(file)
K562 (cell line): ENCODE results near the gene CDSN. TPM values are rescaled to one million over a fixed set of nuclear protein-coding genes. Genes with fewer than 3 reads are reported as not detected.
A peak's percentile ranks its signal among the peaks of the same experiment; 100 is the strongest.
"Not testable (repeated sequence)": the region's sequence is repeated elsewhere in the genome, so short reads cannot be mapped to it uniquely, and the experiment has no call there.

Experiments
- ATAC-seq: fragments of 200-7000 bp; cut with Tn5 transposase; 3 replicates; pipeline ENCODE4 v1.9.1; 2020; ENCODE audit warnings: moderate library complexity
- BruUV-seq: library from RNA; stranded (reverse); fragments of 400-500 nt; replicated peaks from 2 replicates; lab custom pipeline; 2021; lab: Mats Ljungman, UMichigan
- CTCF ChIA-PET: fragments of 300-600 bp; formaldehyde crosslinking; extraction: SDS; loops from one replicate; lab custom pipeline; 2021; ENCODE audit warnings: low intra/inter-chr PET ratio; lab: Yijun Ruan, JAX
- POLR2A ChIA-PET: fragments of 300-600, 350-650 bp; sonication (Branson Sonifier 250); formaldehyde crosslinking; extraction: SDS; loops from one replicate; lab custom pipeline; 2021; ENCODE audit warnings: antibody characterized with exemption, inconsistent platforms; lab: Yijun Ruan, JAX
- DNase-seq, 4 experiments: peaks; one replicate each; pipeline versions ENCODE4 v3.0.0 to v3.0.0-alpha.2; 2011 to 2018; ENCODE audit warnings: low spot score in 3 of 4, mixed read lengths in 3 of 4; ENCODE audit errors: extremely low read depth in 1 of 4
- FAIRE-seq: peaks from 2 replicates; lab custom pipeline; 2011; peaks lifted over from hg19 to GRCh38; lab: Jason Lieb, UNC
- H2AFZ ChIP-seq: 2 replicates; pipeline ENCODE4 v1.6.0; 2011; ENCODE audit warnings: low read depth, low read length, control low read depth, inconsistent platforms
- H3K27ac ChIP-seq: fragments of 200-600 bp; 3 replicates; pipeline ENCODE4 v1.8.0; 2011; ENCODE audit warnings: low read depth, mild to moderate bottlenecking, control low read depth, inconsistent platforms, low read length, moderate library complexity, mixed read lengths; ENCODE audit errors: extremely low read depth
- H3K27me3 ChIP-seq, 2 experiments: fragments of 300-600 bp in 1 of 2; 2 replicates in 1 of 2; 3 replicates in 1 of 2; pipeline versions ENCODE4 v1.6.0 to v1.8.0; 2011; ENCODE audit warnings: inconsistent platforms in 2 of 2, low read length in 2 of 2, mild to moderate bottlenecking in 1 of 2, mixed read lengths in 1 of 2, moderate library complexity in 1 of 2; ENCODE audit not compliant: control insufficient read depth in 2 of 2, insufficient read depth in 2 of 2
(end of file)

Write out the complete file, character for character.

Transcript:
K562 (cell line): ENCODE results near the gene CDSN. TPM values are rescaled to one million over a fixed set of nuclear protein-coding genes. Genes with fewer than 3 reads are reported as not detected.
A peak's percentile ranks its signal among the peaks of the same experiment; 100 is the strongest.
"Not testable (repeated sequence)": the region's sequence is repeated elsewhere in the genome, so short reads cannot be mapped to it uniquely, and the experiment has no call there.

Experiments
- ATAC-seq: fragments of 200-7000 bp; cut with Tn5 transposase; 3 replicates; pipeline ENCODE4 v1.9.1; 2020; ENCODE audit warnings: moderate library complexity
- BruUV-seq: library from RNA; stranded (reverse); fragments of 400-500 nt; replicated peaks from 2 replicates; lab custom pipeline; 2021; lab: Mats Ljungman, UMichigan
- CTCF ChIA-PET: fragments of 300-600 bp; formaldehyde crosslinking; extraction: SDS; loops from one replicate; lab custom pipeline; 2021; ENCODE audit warnings: low intra/inter-chr PET ratio; lab: Yijun Ruan, JAX
- POLR2A ChIA-PET: fragments of 300-600, 350-650 bp; sonication (Branson Sonifier 250); formaldehyde crosslinking; extraction: SDS; loops from one replicate; lab custom pipeline; 2021; ENCODE audit warnings: antibody characterized with exemption, inconsistent platforms; lab: Yijun Ruan, JAX
- DNase-seq, 4 experiments: peaks; one replicate each; pipeline versions ENCODE4 v3.0.0 to v3.0.0-alpha.2; 2011 to 2018; ENCODE audit warnings: low spot score in 3 of 4, mixed read lengths in 3 of 4; ENCODE audit errors: extremely low read depth in 1 of 4
- FAIRE-seq: peaks from 2 replicates; lab custom pipeline; 2011; peaks lifted over from hg19 to GRCh38; lab: Jason Lieb, UNC
- H2AFZ ChIP-seq: 2 replicates; pipeline ENCODE4 v1.6.0; 2011; ENCODE audit warnings: low read depth, low read length, control low read depth, inconsistent platforms
- H3K27ac ChIP-seq: fragments of 200-600 bp; 3 replicates; pipeline ENCODE4 v1.8.0; 2011; ENCODE audit warnings: low read depth, mild to moderate bottlenecking, control low read depth, inconsistent platforms, low read length, moderate library complexity, mixed read lengths; ENCODE audit errors: extremely low read depth
- H3K27me3 ChIP-seq, 2 experiments: fragments of 300-600 bp in 1 of 2; 2 replicates in 1 of 2; 3 replicates in 1 of 2; pipeline versions ENCODE4 v1.6.0 to v1.8.0; 2011; ENCODE audit warnings: inconsistent platforms in 2 of 2, low read length in 2 of 2, mild to moderate bottlenecking in 1 of 2, mixed read lengths in 1 of 2, moderate library complexity in 1 of 2; ENCODE audit not compliant: control insufficient read depth in 2 of 2, insufficient read depth in 2 of 2